4 things to note about Reliance Growth Fund

By Morningstar Analysts |  08-05-18 | 

Reliance Growth has gone through many ups and downs in its long history. Now, with a new manager and a redefined strategy, it embarks into a new journey wherein it must establish itself all over again. Our analyst revisited the fund and still goes with the Neutral rating. He explains why.

  • Fund Manager: Manish Gunwani
  • Fund Category: Flexi Cap
  • Star Rating: 3 stars
  • Morningstar Analyst: Himanshu Srivastava
  • Date of Analysis: May 2018
  • Analyst Rating: Neutral
  • Investment Style: Mid Blend

The fund’s investment strategy has changed. Again.

Prior to 2010, it was a mid-cap-focused fund. But the increase in its asset size prompted the manager to adopt a flexi-cap approach to accommodate more large-cap stocks. However, recently it was again converted into a mid-cap offering by the fund house in line with the SEBI’s new guideline on categorisation.

We need time to build conviction in this fund.

The change in strategy is recent. The fund’s track record under current fund manager Manish Gunwani is too short to draw any meaningful conclusion for its performance.

Given this is Gunwani’s first stint at managing a mid-cap fund, the execution here needs to be evaluated over time before gaining conviction.

We would rather wait for the fund to build a long-term track record under Gunwani with the new strategy before gaining confidence.

The investment strategy is a typical bottom-up, growth-oriented one.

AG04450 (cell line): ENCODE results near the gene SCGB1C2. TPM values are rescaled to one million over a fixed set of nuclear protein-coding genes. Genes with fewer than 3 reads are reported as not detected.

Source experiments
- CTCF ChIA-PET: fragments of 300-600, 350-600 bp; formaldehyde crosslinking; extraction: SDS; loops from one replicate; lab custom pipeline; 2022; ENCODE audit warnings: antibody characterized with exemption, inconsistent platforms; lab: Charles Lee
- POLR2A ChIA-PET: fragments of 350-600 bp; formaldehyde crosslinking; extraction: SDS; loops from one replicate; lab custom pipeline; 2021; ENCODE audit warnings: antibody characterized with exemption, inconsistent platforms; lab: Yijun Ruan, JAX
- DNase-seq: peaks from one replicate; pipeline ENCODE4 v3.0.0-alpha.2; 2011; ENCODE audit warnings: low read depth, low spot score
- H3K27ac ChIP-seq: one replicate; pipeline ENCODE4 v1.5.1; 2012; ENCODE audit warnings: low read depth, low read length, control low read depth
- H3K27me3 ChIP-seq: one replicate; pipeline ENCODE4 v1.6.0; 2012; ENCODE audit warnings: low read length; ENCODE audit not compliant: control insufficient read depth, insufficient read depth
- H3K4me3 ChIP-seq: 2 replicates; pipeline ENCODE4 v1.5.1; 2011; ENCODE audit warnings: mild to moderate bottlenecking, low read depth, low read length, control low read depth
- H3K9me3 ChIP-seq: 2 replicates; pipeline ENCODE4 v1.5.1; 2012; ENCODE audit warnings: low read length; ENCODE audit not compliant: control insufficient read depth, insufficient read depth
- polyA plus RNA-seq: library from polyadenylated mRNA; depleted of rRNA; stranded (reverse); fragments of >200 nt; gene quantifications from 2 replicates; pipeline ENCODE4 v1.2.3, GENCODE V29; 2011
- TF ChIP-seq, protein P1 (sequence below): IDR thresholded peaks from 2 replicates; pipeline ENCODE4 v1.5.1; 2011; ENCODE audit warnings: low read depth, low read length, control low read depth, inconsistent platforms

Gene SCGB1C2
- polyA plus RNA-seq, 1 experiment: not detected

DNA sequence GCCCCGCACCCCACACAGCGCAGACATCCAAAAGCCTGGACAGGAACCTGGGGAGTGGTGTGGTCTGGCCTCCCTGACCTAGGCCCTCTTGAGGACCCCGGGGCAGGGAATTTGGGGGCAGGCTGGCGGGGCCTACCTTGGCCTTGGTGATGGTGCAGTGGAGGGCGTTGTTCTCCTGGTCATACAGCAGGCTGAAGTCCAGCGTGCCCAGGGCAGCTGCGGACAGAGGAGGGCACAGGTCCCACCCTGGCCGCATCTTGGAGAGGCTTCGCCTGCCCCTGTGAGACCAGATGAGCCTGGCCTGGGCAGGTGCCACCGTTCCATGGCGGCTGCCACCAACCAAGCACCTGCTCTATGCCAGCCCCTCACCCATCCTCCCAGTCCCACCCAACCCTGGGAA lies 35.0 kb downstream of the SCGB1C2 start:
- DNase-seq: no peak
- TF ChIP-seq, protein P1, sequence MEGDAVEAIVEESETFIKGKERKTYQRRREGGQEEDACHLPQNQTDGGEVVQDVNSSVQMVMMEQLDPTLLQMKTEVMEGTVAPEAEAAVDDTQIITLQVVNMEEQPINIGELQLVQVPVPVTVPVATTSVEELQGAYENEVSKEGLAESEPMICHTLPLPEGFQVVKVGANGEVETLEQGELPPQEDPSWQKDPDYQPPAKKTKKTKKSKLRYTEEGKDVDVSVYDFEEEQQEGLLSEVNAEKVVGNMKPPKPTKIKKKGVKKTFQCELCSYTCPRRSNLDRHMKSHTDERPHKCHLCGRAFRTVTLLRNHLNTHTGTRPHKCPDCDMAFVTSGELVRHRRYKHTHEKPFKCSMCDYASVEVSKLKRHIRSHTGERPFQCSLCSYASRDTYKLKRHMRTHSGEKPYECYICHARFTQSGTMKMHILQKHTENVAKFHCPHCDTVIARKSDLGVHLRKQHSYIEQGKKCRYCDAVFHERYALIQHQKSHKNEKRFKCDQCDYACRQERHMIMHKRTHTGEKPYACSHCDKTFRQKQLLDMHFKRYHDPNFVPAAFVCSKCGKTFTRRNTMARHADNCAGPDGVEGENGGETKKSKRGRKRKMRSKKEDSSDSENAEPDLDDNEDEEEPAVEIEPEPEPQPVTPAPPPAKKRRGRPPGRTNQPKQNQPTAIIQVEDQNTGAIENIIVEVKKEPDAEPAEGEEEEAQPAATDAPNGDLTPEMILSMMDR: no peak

Gunwani prefers focussing more on businesses and their growth prospects than valuations. But then again, he would typically avoid investing in stocks that are at the peak of their cycles.

While selecting stocks, he prefers companies having strong terminal value, robust business models, high corporate governance standards, better execution quality, strong entry barriers, and ability to keep getting market share to scale up without eroding profit margins. He also tries to gauge a stock’s profit after tax, EBIDTA, and return on equity over a period of 3 to 5 years before investing.

We think the process is commonplace and its long-term success will depend on how well it is executed.

He is conversant of the risks associated with running a mid-cap strategy and considers liquidity as one of the major risks.

He invests around 10%-15% of assets in large caps and between 5% and 7% in cash, which is used to address liquidity requirements. The allocation to mid/small-cap stocks hovers in the range of 75%-80% with more focus on midcaps (65%-70%). Further, he adopts a benchmark aware approach to avoid exposing the fund to higher risk by deviating too much from the index.

He constructs a diversified portfolio of 60-75 stocks and doesn’t take big stock-specific bets.

Gunwani bifurcates the portfolio into two parts.

The first part is structural, which would largely comprise mid/small-cap stocks. This portion would be less liquid; here, Gunwani has an investment horizon of 3 to 5 years.

The second part of the portfolio is constructed to handle a cycle based on manager’s macro views. Currently, this part is focused on cyclical sectors such as metals, corporate banks, and capital goods as Gunwani expects them to benefit from economic recovery. He doesn’t mind being a bit tactical in this portion of the portfolio. For instance, because of the stress in the banking space, he has tactically trimmed exposure in corporate banks.

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